Where the Motorola Xoom failed, others will surely succeed.
The pioneers get both the flowers and the arrows.
According to estimates by Deutsche Bank, sales for Motorola's Xoom, one of the first tablets to compete with the iPad, are bleak. The company has only managed to sell 100,000 of their tablet PCs thus far. That's probably the same number of people who bought iPads in the first few days after it was released.
So far, Android phones have been able to compete with the iPhone partially because of their low prices. But when an Android tablet costs a whopping $799, like the Xoom, it means the product has to compete both with both other small laptops and the iPad. That's just too much competition for an unproven piece of hardware.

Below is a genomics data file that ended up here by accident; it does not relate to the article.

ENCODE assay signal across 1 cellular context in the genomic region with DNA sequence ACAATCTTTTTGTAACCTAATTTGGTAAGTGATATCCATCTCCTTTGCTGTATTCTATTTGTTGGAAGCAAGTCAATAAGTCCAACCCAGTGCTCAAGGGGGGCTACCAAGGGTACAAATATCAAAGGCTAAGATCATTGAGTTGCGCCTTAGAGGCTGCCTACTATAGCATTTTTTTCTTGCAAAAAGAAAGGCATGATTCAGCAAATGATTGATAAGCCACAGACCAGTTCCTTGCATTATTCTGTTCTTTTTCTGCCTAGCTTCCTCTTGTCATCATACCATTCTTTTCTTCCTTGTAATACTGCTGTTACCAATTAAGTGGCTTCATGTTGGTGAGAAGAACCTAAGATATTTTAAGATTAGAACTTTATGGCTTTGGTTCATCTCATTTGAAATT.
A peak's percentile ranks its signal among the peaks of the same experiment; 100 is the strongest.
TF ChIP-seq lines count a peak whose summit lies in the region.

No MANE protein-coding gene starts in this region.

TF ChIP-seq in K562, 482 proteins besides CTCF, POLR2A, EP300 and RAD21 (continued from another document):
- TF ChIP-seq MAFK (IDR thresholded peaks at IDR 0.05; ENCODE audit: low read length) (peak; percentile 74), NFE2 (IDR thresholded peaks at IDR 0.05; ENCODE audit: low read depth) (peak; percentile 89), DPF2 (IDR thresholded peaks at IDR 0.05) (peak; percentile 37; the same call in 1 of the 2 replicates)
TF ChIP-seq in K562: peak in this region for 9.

When the Xoom was first released, reviewers were impressed by its technical prowess. To some reviewers it felt like someone had taken a powerful notebook computer, sheared off the keyboard and replaced it with a touch interface. But the Zoom didn't have the ability to use its own SD card slot, and only a few applications took advantage of its larger display.
There is certainly a product to be made to compete with Apple's iPad. I've always thought the iPad felt like an overgrown iPod, not a computer with the kind of capabilities that could ever replace my laptop.